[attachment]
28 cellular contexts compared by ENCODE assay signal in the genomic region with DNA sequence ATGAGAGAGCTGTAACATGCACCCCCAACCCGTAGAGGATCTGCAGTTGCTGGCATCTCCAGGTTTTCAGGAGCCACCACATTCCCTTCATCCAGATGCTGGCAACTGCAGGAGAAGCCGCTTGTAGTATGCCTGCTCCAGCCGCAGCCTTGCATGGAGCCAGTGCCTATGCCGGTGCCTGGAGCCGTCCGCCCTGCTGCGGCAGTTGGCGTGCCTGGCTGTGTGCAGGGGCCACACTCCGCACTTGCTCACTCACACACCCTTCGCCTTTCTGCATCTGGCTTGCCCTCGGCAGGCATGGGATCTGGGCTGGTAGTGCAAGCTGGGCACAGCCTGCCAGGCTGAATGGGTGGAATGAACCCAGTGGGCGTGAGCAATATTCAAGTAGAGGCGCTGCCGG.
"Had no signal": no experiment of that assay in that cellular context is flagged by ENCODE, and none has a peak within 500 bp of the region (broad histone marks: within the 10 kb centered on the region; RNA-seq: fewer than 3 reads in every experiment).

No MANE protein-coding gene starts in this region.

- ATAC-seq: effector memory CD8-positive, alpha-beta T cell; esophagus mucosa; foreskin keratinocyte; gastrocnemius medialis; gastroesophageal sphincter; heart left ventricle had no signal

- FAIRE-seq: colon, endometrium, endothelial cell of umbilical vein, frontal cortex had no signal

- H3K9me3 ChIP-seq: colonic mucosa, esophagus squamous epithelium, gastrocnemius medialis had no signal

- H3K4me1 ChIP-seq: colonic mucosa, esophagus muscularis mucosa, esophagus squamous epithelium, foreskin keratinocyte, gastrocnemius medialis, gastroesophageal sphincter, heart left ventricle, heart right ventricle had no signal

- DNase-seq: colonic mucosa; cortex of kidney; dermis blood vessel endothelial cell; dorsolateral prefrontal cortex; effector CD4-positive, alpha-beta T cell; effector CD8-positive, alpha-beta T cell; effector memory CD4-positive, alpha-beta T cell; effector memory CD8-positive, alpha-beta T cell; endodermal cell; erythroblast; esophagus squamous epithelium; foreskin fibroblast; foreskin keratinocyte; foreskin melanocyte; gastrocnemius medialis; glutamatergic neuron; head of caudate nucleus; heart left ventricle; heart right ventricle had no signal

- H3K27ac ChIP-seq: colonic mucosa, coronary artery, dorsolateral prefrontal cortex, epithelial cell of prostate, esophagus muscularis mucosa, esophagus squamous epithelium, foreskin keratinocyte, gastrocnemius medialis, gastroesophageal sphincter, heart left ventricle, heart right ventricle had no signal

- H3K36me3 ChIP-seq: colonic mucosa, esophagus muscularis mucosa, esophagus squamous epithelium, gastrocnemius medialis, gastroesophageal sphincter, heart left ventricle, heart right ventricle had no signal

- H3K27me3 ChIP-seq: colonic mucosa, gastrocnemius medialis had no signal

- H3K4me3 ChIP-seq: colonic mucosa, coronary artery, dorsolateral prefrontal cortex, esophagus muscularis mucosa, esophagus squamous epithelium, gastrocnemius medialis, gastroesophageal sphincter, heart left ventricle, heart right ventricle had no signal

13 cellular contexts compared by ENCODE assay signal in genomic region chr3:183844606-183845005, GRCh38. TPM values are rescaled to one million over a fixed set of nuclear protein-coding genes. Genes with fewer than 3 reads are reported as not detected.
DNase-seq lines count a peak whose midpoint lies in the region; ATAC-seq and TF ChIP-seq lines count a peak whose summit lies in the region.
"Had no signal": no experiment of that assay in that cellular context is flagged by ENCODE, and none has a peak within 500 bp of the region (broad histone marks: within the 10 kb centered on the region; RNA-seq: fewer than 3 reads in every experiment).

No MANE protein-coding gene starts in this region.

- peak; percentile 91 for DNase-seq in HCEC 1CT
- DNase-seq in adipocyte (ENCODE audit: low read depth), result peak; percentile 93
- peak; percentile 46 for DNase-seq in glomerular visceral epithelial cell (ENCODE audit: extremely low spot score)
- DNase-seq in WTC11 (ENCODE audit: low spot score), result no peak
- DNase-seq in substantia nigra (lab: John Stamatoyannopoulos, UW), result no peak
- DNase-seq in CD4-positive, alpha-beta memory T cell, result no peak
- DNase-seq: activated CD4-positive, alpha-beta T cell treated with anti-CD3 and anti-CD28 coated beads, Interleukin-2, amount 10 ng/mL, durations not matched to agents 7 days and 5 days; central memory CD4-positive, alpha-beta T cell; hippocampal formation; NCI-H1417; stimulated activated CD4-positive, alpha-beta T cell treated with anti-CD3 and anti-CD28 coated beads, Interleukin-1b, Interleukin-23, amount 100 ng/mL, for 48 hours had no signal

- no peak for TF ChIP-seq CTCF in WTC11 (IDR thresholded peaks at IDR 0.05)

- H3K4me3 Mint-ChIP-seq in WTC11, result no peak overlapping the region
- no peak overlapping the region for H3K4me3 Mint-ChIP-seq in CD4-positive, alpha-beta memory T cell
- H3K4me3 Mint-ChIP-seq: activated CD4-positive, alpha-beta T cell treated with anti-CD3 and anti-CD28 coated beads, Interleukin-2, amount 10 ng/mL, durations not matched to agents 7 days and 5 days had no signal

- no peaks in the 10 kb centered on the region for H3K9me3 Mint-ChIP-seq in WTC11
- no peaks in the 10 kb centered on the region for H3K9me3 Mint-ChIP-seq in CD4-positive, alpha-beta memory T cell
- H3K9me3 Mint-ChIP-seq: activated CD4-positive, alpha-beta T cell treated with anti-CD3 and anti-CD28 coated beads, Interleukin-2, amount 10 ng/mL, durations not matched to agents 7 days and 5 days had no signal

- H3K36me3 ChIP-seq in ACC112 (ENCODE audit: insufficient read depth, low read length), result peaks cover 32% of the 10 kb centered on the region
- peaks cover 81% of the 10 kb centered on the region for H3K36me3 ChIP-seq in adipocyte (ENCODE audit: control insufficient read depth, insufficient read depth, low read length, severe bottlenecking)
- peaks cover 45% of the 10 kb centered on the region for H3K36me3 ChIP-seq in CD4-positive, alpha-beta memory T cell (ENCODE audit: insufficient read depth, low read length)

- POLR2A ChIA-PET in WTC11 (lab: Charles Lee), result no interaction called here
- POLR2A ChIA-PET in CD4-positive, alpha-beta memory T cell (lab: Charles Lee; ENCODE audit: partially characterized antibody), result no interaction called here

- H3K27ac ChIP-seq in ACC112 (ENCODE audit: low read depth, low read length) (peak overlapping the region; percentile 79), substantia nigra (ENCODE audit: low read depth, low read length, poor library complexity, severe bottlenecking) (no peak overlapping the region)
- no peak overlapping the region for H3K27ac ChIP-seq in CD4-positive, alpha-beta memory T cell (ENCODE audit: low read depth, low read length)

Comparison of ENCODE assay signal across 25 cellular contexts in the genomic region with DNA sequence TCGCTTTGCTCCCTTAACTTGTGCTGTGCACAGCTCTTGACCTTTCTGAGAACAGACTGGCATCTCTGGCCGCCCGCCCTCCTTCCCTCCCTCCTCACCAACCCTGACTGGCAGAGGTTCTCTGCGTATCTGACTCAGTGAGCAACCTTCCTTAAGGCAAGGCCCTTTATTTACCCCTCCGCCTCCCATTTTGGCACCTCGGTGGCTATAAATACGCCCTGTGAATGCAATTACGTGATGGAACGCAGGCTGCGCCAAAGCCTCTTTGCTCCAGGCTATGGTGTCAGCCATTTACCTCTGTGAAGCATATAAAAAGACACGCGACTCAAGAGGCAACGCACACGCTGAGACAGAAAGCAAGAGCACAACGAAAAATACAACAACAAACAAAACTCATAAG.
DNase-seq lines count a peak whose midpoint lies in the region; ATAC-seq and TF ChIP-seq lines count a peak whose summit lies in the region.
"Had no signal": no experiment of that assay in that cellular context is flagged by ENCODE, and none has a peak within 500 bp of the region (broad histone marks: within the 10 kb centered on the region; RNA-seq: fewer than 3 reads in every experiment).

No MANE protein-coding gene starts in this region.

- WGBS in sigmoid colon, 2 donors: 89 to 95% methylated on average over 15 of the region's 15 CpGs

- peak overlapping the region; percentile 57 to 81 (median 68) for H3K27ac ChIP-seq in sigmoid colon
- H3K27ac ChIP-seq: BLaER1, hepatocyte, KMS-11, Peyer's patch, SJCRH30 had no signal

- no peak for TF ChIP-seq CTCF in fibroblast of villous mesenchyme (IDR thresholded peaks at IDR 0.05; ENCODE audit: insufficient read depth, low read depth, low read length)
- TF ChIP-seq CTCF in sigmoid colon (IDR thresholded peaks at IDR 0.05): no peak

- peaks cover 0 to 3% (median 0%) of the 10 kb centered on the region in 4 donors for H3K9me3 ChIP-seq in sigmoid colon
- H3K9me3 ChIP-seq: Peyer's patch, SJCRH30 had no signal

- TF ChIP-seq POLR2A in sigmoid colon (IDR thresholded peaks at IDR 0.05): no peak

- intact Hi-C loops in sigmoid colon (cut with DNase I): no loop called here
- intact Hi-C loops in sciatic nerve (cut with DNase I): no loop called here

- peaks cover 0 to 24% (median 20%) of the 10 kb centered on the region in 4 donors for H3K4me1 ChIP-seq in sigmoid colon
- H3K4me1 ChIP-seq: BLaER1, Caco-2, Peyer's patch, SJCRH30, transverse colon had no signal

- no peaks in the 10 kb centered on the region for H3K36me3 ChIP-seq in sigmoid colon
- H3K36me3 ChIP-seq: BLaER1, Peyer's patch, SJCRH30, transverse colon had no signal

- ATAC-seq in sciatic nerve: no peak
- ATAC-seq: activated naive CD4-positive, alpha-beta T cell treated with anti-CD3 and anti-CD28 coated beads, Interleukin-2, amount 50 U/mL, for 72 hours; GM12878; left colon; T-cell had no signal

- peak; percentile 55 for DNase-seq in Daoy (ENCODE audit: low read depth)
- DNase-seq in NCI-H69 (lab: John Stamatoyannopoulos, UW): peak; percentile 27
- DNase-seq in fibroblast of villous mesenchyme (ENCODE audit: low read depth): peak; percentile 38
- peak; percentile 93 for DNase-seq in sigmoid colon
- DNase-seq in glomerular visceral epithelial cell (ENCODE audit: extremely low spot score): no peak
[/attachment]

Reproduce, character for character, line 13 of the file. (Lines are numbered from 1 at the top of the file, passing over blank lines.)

13 cellular contexts compared by ENCODE assay signal in genomic region chr3:183844606-183845005, GRCh38. TPM values are rescaled to one million over a fixed set of nuclear protein-coding genes. Genes with fewer than 3 reads are reported as not detected.